A historic pub interior of some regional importance
Listed Status: II*High Road
Of interest mainly for the public bar, essentially unchanged since 1958 when the room was extended back; new bar fittings were provided and panelling installed in the new section to match that from the 1930s in the older space. 1958 bar counters are also found in the front left room and the dining room but there has been much internal reconfiguration.
The 14th/15th century Bell at Horndon-on-the-Hill is worth a visit to see the public bar which has remained virtually unchanged since 1958. The painting dated 1948 over the (modern) fireplace shows a smaller room with a 1930s counter. In 1958 the room was extended back and new bar fittings added by Charringtons; panelling to match the 1930s ones were added to the rear section. The front left room with half timbered walls was the lounge bar until 1976 when the front door was blocked up and an old fireplace removed. The room is now used by diners but does retain the 1958 counter (the bar back looks more modern). There was a small snug which is now the first section of a further dining room but also has a 1958 bar counter.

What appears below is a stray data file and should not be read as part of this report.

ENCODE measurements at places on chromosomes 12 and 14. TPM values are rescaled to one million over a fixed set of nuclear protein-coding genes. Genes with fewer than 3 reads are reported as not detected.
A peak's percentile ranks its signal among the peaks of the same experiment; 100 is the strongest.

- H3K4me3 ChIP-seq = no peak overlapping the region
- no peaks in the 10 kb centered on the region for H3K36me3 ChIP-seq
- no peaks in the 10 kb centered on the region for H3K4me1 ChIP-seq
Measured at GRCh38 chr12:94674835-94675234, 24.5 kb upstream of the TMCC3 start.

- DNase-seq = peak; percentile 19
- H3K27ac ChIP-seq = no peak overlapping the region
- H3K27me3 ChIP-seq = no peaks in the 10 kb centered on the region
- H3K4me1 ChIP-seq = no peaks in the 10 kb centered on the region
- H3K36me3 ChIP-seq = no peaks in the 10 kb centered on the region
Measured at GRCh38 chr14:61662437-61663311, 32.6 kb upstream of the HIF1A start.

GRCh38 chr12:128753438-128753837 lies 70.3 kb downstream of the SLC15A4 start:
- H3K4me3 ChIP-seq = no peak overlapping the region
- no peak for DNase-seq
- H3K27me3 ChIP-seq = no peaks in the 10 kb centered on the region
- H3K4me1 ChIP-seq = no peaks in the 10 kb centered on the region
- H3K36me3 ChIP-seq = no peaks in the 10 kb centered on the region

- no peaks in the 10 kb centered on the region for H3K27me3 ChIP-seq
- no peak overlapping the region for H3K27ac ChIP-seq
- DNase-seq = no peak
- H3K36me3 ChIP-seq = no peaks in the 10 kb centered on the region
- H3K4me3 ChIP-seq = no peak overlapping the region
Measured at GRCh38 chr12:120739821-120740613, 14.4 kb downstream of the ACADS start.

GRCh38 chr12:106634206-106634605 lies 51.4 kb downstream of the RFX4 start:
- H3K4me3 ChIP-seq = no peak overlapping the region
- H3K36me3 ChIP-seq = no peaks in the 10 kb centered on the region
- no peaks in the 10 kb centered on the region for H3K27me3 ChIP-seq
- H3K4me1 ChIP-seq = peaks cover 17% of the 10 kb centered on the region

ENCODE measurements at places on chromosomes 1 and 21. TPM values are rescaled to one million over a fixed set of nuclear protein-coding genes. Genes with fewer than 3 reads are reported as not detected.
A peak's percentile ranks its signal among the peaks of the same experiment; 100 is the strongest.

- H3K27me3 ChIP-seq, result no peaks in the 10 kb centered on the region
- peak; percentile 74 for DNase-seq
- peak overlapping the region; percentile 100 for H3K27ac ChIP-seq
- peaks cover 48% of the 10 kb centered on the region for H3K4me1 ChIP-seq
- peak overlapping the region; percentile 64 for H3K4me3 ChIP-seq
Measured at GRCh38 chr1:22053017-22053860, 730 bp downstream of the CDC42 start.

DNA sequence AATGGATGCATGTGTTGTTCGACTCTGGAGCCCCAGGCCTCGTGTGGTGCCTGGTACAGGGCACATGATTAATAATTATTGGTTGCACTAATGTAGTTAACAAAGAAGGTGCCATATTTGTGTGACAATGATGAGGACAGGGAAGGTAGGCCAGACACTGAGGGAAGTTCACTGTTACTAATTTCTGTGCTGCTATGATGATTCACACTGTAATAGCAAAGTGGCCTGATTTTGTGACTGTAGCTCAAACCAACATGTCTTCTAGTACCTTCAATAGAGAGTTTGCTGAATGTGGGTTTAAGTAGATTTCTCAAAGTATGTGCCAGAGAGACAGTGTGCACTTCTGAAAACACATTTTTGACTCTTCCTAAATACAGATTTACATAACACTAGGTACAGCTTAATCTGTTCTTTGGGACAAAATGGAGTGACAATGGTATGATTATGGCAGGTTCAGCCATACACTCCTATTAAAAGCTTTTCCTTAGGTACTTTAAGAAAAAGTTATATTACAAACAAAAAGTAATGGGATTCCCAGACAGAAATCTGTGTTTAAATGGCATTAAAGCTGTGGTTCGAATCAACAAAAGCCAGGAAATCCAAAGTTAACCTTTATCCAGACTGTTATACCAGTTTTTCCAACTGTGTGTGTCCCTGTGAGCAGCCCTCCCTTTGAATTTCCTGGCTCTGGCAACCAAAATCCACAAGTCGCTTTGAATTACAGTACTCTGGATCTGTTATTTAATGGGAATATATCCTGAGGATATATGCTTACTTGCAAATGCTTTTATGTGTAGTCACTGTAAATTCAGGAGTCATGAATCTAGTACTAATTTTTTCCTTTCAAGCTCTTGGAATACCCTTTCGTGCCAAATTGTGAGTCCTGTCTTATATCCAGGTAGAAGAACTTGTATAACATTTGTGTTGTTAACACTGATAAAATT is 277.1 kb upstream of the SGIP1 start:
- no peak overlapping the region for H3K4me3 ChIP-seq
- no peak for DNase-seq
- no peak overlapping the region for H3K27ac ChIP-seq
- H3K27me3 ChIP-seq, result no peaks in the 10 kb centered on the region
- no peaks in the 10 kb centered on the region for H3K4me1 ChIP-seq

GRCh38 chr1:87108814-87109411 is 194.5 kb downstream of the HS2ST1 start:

Upstairs the 'Room At The Top' is another dining room with one half timbered wall. Look for the hot cross buns hanging in the saloon bar which is a tradition started about 90 years old. Jack Turnell took over the Bell on a Good Friday and marked the occasion by hanging a bun from a beam. It's a tradition that has continued ever since - now the oldest person in the village (or at least the oldest available on the day) hangs the bun. The tradition even continued during the war - a concrete bun bearing witness to the shortage of food. In the same family ownership for 50 years.